12 Amazing Recent Sports Stories You Should Know About

Laura Depta@lauradeptaFeatured ColumnistSeptember 21, 2016

12 Amazing Recent Sports Stories You Should Know About

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    Alexandre Loureiro/Getty Images

    Four Paralympians ran the 1,500-meter final faster than the Olympic gold medalist. A teenager with two prosthetic legs plays high school football in Ohio and dreams of an NFL career.

    Not every inspirational sports story gets a mountain of coverage, and luckily that might be because there are just so many.

    You have heard about Travis Rudolph, the Florida State wide receiver who ate lunch with a boy with autism during a middle school visit, right? Or Pitt running back James Conner, who scored two touchdowns against Villanova just months after being declared cancer-free? (If not, check out those two stories immediately.)

    The following are 12 more inspiring and/or important sports tales you might not have heard about—perhaps because they are rooted in local high school sports, the Paralympic Games or simply just a bit more obscure in nature—but are certainly worth your time.  

    Good stuff goes on in sports all the time, and it's good to be reminded of that once in a while.

Olympian Sells Medal to Pay for Child's Cancer Treatment

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    JOHN THYS/Getty Images

    Polish discus thrower Piotr Malachowski won a silver medal in Rio. Almost immediately, however, he put that medal up for auction to help fund a cancer treatment for a three-year-old boy.

    According to ESPN's Darren Rovell, Malachowski's goal was to raise enough money to ensure Olek Szymanski "could get surgery for his retinoblastoma in New York to try to save the child's eyesight."

    Rovell reported that Polish foundation Siepomaga had raised about a third of the $126,000 needed for the surgery, and Malachowski hoped to raise the rest with the action.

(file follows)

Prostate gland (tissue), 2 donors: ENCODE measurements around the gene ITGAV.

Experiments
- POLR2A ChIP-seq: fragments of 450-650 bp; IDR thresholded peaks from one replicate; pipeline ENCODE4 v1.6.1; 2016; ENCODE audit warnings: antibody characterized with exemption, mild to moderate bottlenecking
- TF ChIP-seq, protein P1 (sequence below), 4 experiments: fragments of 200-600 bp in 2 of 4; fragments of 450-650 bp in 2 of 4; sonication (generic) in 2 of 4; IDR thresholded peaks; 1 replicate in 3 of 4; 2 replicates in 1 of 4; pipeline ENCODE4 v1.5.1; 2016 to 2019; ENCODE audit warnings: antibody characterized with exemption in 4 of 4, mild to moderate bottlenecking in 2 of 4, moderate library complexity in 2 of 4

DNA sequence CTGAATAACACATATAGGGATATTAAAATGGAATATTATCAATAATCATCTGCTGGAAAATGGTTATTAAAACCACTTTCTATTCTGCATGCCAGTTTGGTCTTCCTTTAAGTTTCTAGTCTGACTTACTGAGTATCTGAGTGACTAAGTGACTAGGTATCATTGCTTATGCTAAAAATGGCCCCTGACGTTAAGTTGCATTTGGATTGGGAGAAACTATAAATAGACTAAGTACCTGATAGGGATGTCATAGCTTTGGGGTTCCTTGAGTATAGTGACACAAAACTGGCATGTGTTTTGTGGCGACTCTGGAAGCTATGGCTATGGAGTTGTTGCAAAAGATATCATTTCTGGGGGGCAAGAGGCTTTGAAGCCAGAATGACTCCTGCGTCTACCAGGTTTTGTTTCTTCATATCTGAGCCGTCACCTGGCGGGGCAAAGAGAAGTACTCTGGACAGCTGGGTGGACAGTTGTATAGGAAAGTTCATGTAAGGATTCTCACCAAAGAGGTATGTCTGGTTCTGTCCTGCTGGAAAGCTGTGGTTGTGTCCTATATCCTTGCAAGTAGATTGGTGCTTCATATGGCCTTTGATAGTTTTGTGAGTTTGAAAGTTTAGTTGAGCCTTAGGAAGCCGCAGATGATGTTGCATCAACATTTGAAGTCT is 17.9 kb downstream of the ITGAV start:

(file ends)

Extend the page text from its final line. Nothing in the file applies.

Shortly after the auction began, Malachowski announced on Facebook, per Rovell, that a wealthy Polish couple had committed to covering the remaining amount required.

Shaun Barker Comes Back After Devastating Injury

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    Shaun Barker's is a comeback story for the ages. In 2012, the English footballer—then with Derby County FC—collided with an opposing goalkeeper, causing every ligament and tendon in his knee to rupture.

    Gregor Robertson of Mail Online wrote: "To outsiders, the idea that he would ever return to play professional football again seemed ludicrous. And as time passed, that sentiment only grew."

    After four-plus years and five surgeries, however, Barker finally made his return to competitive football in August. Playing for a new club, Burton Albion FC, Barker entered as a substitute in the 93rd minute of a match against Derby.

    Of his appearance, Barker said, per Robertson: "It's about proving myself again now. This has made me content but it's not made me happy."

4 Paralympians Run Faster Than Olympic Champion

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    Alexandre Loureiro/Getty Images

    The Paralympic Games don't usually generate the same level of hype as the Olympics, but they certainly weren't lacking in the incredible story department in 2016.

    For instance, one might assume a Paralympian would automatically clock a slower time than his Olympic counterpart in say, a 1,500-meter race. One would be wrong.

    Four visually impaired athletes—Abdellatif and Fouad Baka of Algeria, Tamiru Demisse of Ethiopia and Henry Kirwa of Kenya—all ran a faster time in the 1,500-meter T13 final than the Olympic champion, American Matthew Centrowitz Jr.